By Maria Chutchian
(Reuters) -A U.S. judge on Monday ordered mediation in the Purdue Pharma bankruptcy, calling for the company, the Sackler family members that own it and nine states to determine whether they can reach a new opioid litigation settlement by Jan. 14.
U.S. Bankruptcy Judge Robert Drain in White Plains, New York, issued an order directing the parties to negotiate changes to a previous deal rejected by another judge in December that provided the Sacklers protection against future opioid litigation. U.S. Bankruptcy Judge Shelley Chapman is serving as the mediator.
If they do not reach agreement by then, the mediation will end and an appeal by Purdue against the deal's rejection will continue.
Chapman presided over prior mediation that led to the earlier settlement, under which the Sacklers said they would contribute $4.5 billion to Purdue’s reorganization plan, which directs money toward opioid abatement programs. In exchange, the Sacklers, who have denied wrongdoing, received legal protections known as nondebtor releases.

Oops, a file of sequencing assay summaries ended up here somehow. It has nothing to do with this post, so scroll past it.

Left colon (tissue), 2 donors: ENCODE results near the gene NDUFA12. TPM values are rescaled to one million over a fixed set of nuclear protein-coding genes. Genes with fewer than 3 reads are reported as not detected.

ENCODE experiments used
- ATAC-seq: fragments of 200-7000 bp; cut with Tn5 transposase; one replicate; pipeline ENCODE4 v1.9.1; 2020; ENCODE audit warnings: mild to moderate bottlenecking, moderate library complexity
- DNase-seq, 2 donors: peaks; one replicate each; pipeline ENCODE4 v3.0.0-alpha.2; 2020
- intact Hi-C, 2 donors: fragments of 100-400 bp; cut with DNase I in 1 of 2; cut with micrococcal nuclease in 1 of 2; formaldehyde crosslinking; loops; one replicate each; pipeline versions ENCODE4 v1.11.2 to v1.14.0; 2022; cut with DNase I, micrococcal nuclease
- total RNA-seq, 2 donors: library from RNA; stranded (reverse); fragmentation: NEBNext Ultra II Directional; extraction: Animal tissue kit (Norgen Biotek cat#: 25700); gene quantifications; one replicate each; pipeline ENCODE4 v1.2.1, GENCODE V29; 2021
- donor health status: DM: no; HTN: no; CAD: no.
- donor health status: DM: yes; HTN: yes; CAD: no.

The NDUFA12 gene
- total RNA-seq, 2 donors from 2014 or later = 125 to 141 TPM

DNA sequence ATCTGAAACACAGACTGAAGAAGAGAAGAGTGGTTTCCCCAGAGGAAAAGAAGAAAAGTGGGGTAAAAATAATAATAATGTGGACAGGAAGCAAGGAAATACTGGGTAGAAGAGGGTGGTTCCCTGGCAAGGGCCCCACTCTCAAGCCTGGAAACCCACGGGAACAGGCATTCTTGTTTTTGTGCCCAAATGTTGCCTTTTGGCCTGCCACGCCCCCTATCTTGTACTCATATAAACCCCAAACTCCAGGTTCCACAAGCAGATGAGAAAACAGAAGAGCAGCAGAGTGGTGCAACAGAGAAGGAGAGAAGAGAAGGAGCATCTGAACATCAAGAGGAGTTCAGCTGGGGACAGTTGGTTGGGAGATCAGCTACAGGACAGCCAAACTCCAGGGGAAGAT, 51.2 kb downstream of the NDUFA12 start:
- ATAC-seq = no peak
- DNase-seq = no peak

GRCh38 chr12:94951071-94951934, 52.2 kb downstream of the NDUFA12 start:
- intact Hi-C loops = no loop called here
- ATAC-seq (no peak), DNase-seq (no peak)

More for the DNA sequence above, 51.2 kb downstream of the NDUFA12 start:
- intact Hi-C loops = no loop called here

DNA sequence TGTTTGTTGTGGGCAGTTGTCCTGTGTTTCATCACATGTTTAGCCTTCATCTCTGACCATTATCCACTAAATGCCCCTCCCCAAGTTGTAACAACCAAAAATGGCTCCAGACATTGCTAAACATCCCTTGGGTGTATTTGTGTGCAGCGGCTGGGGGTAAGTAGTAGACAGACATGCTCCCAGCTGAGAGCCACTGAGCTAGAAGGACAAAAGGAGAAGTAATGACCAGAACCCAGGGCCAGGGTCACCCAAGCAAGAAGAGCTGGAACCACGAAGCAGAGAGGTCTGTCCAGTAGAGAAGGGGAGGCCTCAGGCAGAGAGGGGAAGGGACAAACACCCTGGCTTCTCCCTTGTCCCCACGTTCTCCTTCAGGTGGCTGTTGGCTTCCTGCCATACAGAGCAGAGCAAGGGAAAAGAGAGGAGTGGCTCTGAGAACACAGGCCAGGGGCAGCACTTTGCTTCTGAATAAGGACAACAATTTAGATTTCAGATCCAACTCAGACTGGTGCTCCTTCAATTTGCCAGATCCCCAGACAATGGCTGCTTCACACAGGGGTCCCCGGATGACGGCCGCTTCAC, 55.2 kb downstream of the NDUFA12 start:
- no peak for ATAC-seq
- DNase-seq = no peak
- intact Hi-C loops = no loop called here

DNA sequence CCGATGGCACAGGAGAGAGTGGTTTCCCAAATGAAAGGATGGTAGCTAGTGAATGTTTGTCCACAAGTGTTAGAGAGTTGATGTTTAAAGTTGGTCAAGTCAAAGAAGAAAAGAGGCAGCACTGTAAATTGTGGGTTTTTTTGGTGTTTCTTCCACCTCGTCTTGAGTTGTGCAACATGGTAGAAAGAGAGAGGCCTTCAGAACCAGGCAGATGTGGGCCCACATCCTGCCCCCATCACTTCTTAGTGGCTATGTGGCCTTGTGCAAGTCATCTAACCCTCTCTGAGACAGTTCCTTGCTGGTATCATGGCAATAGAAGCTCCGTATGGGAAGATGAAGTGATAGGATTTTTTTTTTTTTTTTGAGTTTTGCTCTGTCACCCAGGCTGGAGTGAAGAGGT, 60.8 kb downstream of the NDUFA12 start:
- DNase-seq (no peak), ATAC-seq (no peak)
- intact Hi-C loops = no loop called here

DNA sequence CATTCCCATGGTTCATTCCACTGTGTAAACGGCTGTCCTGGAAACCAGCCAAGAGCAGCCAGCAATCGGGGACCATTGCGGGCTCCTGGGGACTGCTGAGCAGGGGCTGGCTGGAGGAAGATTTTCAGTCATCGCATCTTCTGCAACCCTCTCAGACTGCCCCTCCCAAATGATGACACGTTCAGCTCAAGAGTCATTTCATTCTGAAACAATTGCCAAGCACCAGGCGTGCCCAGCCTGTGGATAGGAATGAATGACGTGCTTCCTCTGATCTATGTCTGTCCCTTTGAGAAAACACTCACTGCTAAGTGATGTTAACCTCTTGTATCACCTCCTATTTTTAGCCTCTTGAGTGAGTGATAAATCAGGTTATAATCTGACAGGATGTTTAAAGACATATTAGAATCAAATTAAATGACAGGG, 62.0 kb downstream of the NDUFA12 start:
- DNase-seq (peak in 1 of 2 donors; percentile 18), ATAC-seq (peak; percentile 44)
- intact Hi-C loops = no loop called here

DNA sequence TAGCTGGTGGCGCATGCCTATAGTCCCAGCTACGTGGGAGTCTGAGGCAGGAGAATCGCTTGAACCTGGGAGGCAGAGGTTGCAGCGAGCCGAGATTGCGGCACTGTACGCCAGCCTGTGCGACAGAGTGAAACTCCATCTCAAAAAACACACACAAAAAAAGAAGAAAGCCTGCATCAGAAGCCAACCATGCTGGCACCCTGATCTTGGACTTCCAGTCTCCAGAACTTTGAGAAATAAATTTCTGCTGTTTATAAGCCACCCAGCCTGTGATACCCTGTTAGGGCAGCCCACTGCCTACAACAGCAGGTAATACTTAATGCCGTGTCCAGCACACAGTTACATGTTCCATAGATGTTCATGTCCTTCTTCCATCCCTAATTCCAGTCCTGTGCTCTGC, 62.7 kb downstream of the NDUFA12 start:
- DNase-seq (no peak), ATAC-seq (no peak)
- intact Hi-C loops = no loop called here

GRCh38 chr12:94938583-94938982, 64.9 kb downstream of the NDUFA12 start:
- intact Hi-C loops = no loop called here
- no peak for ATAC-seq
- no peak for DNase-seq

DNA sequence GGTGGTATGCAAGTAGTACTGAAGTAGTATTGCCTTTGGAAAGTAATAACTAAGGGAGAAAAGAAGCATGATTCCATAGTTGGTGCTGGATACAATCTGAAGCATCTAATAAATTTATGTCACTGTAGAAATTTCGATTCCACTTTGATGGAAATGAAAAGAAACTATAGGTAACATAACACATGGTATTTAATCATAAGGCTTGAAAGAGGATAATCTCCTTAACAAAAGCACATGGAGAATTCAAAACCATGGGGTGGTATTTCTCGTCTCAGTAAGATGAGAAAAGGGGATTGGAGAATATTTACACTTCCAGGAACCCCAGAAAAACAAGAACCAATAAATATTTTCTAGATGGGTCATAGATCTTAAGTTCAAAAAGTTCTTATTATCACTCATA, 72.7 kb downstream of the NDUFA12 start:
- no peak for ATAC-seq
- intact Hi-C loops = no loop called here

Purdue, the maker of OxyContin, filed for bankruptcy in 2019 in the face of thousands of lawsuits accusing it and the Sacklers of fueling the opioid epidemic through deceptive marketing.
Representatives for the Sacklers and Purdue did not immediately respond to a request for comment, nor did a lawyer representing most of the states that opposed the prior deal.
U.S. District Judge Colleen McMahon on Dec. 16 reversed Drain's approval of Purdue's reorganization plan and the underlying settlement.
Following McMahon's ruling, Drain urged the parties to negotiate in good faith.
Purdue has taken steps to appeal McMahon's decision to the 2nd U.S. Circuit Court of Appeals.
(Reporting by Maria Chutchian; editing by Richard Pullin)